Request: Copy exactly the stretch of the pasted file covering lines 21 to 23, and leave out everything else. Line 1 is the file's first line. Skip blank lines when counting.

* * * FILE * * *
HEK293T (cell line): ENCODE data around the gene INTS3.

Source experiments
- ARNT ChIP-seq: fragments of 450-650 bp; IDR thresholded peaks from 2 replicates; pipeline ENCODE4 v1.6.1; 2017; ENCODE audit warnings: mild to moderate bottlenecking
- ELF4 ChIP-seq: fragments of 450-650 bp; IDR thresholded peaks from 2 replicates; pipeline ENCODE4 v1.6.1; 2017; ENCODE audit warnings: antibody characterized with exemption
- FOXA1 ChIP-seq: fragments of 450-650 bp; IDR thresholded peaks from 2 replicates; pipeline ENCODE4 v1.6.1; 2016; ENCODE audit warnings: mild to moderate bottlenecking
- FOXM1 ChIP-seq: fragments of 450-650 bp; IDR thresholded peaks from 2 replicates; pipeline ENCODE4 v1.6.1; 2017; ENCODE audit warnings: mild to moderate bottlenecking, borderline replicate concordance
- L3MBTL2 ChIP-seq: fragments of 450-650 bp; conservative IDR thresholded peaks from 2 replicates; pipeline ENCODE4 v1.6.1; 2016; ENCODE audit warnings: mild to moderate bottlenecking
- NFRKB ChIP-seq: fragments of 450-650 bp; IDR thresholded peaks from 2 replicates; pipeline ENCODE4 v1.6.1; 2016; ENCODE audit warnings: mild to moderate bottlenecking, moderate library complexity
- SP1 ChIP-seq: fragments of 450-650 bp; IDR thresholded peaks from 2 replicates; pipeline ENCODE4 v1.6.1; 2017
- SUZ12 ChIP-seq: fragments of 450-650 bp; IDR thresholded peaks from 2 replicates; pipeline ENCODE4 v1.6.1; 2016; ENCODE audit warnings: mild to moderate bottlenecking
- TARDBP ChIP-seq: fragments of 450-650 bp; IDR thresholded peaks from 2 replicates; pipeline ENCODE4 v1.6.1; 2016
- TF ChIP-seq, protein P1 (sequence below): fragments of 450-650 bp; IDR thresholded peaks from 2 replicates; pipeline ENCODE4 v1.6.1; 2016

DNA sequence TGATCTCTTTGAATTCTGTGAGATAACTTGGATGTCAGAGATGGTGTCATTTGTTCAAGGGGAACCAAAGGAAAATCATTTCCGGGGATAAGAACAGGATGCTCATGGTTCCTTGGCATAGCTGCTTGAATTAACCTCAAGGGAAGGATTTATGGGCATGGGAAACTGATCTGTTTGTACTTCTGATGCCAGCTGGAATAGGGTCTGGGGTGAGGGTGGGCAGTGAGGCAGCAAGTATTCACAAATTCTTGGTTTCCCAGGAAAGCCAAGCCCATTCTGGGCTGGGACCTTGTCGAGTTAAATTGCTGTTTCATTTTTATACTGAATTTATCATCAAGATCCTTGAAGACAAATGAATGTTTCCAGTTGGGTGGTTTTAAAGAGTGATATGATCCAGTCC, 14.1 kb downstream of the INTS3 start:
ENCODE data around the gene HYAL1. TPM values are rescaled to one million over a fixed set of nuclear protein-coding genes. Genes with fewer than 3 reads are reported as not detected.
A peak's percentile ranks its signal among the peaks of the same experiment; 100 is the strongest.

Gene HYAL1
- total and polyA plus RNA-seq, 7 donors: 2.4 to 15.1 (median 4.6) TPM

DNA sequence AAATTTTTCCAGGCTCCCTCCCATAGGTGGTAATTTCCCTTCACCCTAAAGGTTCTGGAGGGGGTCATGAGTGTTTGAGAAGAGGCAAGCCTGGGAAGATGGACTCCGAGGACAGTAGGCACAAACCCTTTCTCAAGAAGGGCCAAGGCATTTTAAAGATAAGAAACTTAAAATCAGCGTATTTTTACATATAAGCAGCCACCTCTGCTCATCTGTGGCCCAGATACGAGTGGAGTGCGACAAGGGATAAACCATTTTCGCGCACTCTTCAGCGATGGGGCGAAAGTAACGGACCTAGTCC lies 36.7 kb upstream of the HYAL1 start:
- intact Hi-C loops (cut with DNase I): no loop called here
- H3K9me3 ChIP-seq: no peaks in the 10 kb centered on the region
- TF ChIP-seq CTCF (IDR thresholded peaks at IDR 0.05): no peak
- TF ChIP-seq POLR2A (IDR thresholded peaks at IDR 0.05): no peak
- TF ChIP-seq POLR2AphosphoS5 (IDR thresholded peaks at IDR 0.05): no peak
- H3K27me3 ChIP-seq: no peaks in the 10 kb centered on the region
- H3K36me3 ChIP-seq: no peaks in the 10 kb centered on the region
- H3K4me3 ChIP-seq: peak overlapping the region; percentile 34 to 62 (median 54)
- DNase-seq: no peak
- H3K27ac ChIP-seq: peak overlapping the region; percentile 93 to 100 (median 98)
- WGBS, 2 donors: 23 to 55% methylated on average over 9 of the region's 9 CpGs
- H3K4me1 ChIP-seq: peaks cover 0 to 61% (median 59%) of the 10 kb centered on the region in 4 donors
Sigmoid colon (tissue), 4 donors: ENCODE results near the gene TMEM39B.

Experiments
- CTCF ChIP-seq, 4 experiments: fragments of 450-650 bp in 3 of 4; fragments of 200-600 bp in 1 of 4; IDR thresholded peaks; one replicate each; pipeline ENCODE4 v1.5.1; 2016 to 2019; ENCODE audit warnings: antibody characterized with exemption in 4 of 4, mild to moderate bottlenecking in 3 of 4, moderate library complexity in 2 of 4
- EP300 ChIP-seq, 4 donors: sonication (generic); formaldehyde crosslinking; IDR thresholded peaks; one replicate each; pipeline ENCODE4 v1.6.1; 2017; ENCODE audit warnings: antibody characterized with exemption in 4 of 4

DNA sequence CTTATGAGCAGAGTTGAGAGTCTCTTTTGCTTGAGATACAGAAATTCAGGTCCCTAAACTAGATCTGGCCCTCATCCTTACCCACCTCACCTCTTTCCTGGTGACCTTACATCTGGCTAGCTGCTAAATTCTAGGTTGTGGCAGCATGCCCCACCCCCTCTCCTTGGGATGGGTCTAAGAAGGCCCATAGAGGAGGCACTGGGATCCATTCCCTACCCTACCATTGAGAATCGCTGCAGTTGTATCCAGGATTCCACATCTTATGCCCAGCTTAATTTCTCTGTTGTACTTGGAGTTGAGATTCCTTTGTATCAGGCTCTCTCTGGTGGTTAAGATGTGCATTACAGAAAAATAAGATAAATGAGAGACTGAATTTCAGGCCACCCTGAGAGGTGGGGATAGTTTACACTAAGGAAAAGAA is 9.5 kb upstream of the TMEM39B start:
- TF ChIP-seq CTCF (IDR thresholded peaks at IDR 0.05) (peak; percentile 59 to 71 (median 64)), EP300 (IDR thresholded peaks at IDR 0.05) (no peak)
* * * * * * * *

- TF ChIP-seq CTCF (IDR thresholded peaks at IDR 0.05): no peak
- TF ChIP-seq POLR2A (IDR thresholded peaks at IDR 0.05): no peak
- TF ChIP-seq POLR2AphosphoS5 (IDR thresholded peaks at IDR 0.05): no peak